Monday, March 31, 2014

Upcoming readings

I'm reading a couple of times this week. Come see me!



Thursday, April 3, 7:30 pm
Creative Writing Reading Series at CU Boulder
CU Museum of Natural History, Paleontology Hall
w/ James Wagner



Friday, April 4, 5-8 pm
Lit Crawl @ Mission Creek Festival
Iowa City, Iowa

Writers and publishers from across the country again invade downtown Iowa City businesses for three hours of literary mayhem. [I'll be reading for Black Ocean at Studio 13.]

5:00 - Beadology - cookNscribble and Graze
5:00 - FilmScene - Rescue Press, F, OH & H_NGM_N
5:00 - M.C. Ginsberg - Iowa Review and Red Hen Press
5:00 - NoDo - Hobart and A Strange Object

6:00 - Revival - POETRY MAKE & Canarium
6:00 - White Rabbit - Wag's Revue & HTMLGIANT
6:00 - Dublin Underground - Coffee House Press and Ninth Letter

7:00 - The Foxhead - Curbside Splendor and Artifice Books
7:00 - Studio 13 - Black Ocean and Spork Press

8:00 - Studio 13 - Lit Crawl After Party

The Mission Creek Festival will host 30 literary events in venues throughout downtown Iowa City. These include readings by emerging authors, book prize winners, a publishers’ 20 anniversary celebration, a day-long book fair held in a music venue with free beer samples from New Belgium, a lit/rock show hosted by Nashville’s Third Man Records, and other literary-crossover events in food, film, and more. Participating authors include Rachel Kushner, Brian Evenson, Lindsay Hunter, Molly O’Neill, Jennifer Percy, Kyle Minor, Leslie Jamison, Tim Kinsella, Janaka Stucky, Michelle Wildgen, Bernard Cooper, T. Geronimo Johnson, Bill Hillman, Jamaal May, Jac Jemc, Tom Williams, Daniela Olszewska, Adam Fell, Tarfiah Faizullah, Elisa Gabbert, D. Foy, Rauan Klassnik, Ben Fama, and many more writers from Iowa City, the Midwest, and across the country.

Friday, March 21, 2014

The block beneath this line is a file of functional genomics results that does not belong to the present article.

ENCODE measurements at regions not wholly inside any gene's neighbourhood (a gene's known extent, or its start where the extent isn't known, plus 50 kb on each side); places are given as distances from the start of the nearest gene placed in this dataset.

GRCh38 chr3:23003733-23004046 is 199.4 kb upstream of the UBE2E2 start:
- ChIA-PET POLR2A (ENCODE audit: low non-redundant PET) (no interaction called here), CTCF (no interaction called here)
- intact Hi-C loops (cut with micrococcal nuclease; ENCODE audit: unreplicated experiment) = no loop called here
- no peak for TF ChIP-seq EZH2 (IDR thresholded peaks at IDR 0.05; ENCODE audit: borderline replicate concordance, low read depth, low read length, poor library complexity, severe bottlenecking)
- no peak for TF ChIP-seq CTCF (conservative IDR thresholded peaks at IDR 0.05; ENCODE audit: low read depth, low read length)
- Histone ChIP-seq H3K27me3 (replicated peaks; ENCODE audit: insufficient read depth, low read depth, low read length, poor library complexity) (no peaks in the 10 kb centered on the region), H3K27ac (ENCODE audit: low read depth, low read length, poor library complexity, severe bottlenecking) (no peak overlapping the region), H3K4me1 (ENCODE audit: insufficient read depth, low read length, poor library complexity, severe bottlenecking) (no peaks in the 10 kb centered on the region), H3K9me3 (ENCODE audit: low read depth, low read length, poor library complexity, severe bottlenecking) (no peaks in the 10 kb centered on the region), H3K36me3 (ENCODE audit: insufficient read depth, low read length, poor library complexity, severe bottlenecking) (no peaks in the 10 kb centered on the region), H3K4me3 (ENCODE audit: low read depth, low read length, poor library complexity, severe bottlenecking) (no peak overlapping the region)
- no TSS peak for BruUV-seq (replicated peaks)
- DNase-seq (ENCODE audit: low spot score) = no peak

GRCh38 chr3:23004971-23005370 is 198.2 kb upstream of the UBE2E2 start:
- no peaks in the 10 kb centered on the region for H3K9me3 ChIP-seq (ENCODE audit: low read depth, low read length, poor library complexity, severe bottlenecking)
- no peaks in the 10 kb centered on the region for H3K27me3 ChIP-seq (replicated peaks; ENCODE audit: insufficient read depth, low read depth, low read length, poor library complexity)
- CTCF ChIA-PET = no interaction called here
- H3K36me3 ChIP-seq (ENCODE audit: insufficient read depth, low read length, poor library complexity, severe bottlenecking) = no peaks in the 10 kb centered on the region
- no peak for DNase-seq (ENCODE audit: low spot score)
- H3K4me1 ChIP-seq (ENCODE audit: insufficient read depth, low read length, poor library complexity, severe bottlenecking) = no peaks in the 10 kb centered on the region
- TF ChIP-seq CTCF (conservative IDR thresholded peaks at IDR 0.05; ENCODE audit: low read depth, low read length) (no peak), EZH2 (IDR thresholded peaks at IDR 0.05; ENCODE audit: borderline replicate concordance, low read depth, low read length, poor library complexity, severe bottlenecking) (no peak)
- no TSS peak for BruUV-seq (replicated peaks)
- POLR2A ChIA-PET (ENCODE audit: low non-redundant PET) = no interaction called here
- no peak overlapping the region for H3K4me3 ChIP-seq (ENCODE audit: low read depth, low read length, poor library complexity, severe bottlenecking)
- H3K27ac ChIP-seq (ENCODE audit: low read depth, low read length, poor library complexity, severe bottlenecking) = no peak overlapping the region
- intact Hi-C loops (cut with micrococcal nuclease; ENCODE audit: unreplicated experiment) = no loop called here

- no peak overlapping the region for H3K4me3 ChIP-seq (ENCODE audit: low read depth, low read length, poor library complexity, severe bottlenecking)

This be the multiverse

(Totally stole that title from Sarang.)

So, I've been having a three-day debate with a Twitter pal (James) about morals in the multiverse. It started with these tweets:
I was actually referring to the gravitational waves detected at BICEP2, which lend support to an inflationary model of the universe, where our universe is just one bubble in a larger multiverse. But this quickly segued into a discussion about the possibility of ethics in a multiverse where every possible universe exists. (There are viable models of reality where this could be the case: one a way of interpreting quantum mechanics, another the result of a truly infinite universe.)

James was/is worried that in such a multiverse, morals would be impossible:
For example, if you see a drowning child, why save it, because in some universe, you don't save it, and it's all the same anyway (or something to that effect.)

This reminds me a lot of the philosophical argument that comes up from time to time in regards to free will, i.e., if there's no free will, how do we punish criminals? This argument drives me bananas! This is basically philosophers thinking "there's no free will" means "criminals don't have free will, but I do."

I think I finally came up with the right metaphor to describe what's wrong with this kind of thinking, and it has to do with levels of accuracy — significant digits, if you will. Basically, moral decisions (any kind of decision, really) happen at the level of our immediate, experienced reality. You might need Newtonian physics to make some of your human decisions, but this isn't a use case where you're going to need to involve quantum mechanics or general relativity. (Unless you're literally a rocket scientist and doing the math on satellite orbits.) You don't need to get down to the level of accuracy of an atomic clock to decide whether or not you're going to save a drowning baby.